Normally, football games don’t come down to one play. But this was no normal year at Texas.
Unbelievable, are-you-kidding plays were the norm this season, and several helped the Longhorns to their 5-7 record.
There were times it looked as if coach Charlie Strong didn’t have bad luck, he’d have no luck at all. Teams must create their own, to be sure. Texas had the worst defense in school history this season and the third-worst scoring offense in the Big 12.
So how did this bunch beat No. 10 Oklahoma and No. 12 Baylor? It’s a question UT fans will kick around for years to come.
“I don’t have an answer for this team. I wish I did,” Strong said after the season finale.
Here are the 10 worst plays of Texas’ season:
No. 10: Malik Zaire’s dagger. Thousands of Texas fans migrated to South Bend for the season opener. Things didn’t go well in the first half, but Tyrone Swoopes found John Burt for a 48-yard completion early in the third quarter. That led to a field goal, and UT trailed 17-3. But the biggest play of the game was just ahead. On second-and-8 from Notre Dame’s 34, Malik Zaire stepped back and fired one of the best passes you’ll see to Will Fuller for a 66-yard touchdown. Cornerback Duke Thomas expected safety help that never came. Game over.
“We just gave him too much time to throw it and they have really outstanding receivers,” Strong said afterward. “When you allow him the time and he can find him, which he did, he’s going to make those throws.”
No. 9: The immaculate tip. This SportsCenter highlight didn’t turn the Thanksgiving night game, but it typified the Longhorns’ season. Texas Tech’s Patrick Mahomes threw a deep ball to Devin Lauderdale, one that Texas cornerback Holton Hill was ready to grab for an easy interception. Lauderdale, however, smashed into Hill while the cornerback was still trying to control it. The ball popped loose and went into the hands of a trailing Jakeem Grant, who snagged it in mid-air and finished off a demoralizing 65-yard touchdown.
“(Lauderdale) made the defensive back cough the ball up, and I just made a great play,” Grant said. “It was just the hand of God, and it was an unbelievable moment.”
This play seems to sum up Texas' season. Jakeem Grant with the ultimate concentration. https://t.co/aFmP7xXqX7
— Yahoo Sports College Football (@YahooSportsCFB) November 27, 2015
No. 8: What’s a Wildcat again? How should coaches react when everyone in the stadium knows what’s coming, and your defense can’t stop it? Baylor’s third-string quarterback, Chris Johnson, was knocked out with a concussion in the season finale, leaving the Bears no choice but to run a duct-tape system that relied heavily on the single wing — the Wildcat.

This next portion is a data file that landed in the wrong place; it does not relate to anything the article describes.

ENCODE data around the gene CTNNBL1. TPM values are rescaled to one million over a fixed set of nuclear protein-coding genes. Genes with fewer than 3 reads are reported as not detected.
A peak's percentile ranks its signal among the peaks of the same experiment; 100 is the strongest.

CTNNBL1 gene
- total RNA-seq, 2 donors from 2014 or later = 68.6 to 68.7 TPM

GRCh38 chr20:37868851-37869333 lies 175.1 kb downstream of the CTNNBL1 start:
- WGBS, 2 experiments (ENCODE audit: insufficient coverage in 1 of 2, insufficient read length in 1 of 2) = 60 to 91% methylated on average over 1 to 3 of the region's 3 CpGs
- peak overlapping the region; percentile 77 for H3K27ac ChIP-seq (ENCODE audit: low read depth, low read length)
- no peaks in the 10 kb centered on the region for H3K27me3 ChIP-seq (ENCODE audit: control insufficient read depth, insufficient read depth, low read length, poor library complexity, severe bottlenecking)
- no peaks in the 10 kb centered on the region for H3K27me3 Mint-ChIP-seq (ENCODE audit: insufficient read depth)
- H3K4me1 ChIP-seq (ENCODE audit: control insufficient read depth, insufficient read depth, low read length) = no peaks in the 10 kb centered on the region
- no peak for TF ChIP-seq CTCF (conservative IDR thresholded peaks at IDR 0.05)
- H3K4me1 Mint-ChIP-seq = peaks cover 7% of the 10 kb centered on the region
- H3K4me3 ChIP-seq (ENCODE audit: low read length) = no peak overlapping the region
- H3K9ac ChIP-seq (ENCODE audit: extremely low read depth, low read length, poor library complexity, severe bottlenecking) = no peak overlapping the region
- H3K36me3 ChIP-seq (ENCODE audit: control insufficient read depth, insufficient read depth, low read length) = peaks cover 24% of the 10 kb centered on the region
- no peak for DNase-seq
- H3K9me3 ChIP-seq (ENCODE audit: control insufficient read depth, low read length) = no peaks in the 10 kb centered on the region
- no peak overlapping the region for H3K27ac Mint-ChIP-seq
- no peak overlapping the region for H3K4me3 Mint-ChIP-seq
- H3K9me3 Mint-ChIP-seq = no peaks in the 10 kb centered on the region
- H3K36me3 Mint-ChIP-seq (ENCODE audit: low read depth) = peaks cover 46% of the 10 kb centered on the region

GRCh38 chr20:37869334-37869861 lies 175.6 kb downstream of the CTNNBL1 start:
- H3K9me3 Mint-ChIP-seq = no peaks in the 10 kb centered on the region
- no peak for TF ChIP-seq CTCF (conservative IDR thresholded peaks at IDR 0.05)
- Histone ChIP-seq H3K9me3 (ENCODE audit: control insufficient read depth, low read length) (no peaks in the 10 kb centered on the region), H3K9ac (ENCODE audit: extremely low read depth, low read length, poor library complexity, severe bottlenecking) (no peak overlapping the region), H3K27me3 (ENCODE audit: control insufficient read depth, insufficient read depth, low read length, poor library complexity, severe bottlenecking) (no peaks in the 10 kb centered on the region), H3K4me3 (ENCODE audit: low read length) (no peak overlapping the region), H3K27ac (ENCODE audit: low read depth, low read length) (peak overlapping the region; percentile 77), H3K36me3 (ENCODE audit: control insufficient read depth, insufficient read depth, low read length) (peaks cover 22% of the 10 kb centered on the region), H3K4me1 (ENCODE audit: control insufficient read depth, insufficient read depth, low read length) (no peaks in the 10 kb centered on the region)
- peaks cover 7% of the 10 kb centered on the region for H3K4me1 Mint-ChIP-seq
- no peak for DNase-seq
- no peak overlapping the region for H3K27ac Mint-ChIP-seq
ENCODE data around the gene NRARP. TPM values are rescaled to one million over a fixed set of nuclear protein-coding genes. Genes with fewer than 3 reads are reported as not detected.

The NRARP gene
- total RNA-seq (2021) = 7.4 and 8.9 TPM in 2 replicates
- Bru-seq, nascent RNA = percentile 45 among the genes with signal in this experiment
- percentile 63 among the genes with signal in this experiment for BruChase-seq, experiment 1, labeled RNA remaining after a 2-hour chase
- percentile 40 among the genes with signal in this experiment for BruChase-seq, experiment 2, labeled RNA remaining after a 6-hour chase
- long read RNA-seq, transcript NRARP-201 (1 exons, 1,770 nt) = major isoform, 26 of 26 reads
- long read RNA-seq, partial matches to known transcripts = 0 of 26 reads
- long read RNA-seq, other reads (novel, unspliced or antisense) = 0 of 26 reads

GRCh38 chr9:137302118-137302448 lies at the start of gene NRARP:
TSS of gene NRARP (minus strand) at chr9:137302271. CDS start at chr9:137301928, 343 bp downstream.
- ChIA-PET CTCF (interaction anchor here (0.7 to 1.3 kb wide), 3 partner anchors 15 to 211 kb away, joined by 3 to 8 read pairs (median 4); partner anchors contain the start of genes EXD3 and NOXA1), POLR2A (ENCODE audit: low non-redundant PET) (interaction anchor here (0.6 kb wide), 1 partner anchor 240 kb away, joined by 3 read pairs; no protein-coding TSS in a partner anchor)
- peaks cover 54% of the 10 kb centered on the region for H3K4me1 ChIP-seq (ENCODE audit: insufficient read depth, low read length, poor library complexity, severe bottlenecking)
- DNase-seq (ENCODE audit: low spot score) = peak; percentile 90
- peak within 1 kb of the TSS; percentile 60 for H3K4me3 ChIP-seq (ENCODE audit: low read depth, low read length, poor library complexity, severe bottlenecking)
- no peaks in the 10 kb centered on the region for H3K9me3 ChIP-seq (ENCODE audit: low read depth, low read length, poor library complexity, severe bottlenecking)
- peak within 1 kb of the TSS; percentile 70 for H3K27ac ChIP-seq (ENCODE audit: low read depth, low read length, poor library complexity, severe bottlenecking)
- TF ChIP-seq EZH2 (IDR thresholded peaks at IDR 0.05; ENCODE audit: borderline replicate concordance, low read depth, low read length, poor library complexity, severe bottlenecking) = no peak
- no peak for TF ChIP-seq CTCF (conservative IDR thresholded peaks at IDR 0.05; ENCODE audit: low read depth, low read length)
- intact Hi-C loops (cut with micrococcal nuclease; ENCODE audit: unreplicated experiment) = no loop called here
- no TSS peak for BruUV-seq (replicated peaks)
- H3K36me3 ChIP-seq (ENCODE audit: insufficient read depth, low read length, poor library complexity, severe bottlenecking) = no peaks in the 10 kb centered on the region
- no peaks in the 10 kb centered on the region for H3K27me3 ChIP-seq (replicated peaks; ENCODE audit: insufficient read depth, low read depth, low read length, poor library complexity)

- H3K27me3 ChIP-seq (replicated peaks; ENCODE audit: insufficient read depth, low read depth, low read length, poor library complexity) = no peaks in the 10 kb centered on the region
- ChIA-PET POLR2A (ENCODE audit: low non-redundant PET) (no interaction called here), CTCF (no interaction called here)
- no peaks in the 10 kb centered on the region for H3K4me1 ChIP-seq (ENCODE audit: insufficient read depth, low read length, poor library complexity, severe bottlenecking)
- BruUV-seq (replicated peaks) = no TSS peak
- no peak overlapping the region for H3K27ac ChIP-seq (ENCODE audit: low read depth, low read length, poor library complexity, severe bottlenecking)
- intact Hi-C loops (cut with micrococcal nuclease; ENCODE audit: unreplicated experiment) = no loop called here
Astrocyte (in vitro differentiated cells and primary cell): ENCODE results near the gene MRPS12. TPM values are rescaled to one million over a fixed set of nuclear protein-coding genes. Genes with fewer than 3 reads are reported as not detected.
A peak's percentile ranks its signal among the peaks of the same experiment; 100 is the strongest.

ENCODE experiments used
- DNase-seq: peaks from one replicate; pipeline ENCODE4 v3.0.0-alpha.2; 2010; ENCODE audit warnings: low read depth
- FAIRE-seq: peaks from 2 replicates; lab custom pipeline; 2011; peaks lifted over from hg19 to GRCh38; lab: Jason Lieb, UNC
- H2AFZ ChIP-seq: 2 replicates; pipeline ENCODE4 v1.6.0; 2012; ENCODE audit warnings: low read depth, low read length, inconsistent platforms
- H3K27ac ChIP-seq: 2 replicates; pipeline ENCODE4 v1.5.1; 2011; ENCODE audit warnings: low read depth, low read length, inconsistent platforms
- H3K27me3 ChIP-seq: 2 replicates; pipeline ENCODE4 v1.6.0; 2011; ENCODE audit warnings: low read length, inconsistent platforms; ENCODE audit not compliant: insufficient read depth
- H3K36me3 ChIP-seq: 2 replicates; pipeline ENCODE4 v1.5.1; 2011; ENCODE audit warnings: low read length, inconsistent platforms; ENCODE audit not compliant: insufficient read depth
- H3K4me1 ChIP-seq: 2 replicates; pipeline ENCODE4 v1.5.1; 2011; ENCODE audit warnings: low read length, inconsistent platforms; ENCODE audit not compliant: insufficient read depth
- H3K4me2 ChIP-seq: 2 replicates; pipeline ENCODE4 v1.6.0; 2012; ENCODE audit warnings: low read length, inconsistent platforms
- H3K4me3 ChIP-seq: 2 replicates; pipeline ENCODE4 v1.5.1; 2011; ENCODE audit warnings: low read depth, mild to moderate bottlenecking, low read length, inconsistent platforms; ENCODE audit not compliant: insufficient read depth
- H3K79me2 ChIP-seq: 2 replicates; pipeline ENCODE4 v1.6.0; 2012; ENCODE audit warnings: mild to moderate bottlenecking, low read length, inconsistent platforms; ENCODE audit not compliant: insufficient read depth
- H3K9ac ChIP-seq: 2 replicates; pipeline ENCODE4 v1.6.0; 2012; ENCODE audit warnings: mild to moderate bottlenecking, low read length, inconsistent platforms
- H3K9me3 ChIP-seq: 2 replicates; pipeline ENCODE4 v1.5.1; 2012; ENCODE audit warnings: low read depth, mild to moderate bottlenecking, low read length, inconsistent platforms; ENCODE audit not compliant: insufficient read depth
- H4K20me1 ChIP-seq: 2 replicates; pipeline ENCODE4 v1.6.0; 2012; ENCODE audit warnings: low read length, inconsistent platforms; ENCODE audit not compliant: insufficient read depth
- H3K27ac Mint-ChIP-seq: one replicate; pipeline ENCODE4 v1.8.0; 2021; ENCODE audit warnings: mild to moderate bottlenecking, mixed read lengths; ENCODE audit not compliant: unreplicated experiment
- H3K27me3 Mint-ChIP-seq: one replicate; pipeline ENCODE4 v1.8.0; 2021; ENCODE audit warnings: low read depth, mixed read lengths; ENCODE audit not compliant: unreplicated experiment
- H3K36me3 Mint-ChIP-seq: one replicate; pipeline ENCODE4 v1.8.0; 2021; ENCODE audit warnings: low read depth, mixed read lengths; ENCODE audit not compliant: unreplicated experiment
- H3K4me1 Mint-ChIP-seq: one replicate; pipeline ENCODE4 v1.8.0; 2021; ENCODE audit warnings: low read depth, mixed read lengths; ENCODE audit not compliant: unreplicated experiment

Baylor opened the third quarter with an eight-play, 69-yard drive with nothing but running plays. The Bears used a four-wide receiver formation, but simply ran off tackle via direct snaps all the way down the field. Johnny Jefferson’s 20-yard touchdown run put an exclamation point on Texas’ need to recruit and develop more defensive linemen this offseason.
“We had some turnovers here and there, but we knew we were going to have to run the ball to have a chance to win,” Baylor tackle Spencer Drango said. “It (the Wildcat) was working, so we just kept going.”
No. 7: Connor Williams gets a grip. The second-most questionable officiating call of the season came at West Virginia. On first-and-10 from the Mountaineers’ 29-yard line, quarterback Jerrod Heard rolled out to his left and raced in for the score.
But it came right back. Officials flagged UT’s freshmen tackle for holding. The drive ended in a field goal. Considering this young team struggled on the road all season, the Horns needed all the confidence they could get, even on a four-point swing in the first quarter.
Penalties negated several big Longhorns’ plays this season. Two touchdowns and an interception were taken off the board against Oklahoma State. This wasn’t a sloppy team overall, but it had critical errors and awful times.
No. 6: A frightful interception: The dreary showing in Ames, Iowa, on Halloween may have been the night Jay Norvell lost the play-calling duties for 2016. Texas didn’t get any deeper than Iowa State’s 47-yard line through three quarters en route to a 24-0 embarrassment.
Ironically, Heard’s worst individual play of the season came on third-and-4 from Iowa State’s 47.
He rolled right and looked, but no one was open. Instead of throwing the ball away or running out of bounds, Heard threw up an easy interception at ISU’s 32. If Heard learned anything this season, there are times you simply have to eat it and go to the next play.
“We can get in sync, but there were breakdowns at every position,” Strong said after the game. “When you look at it, it is not just at the quarterback position. We have to get better all across the board. It is not just on the quarterback position, it is on all of them.”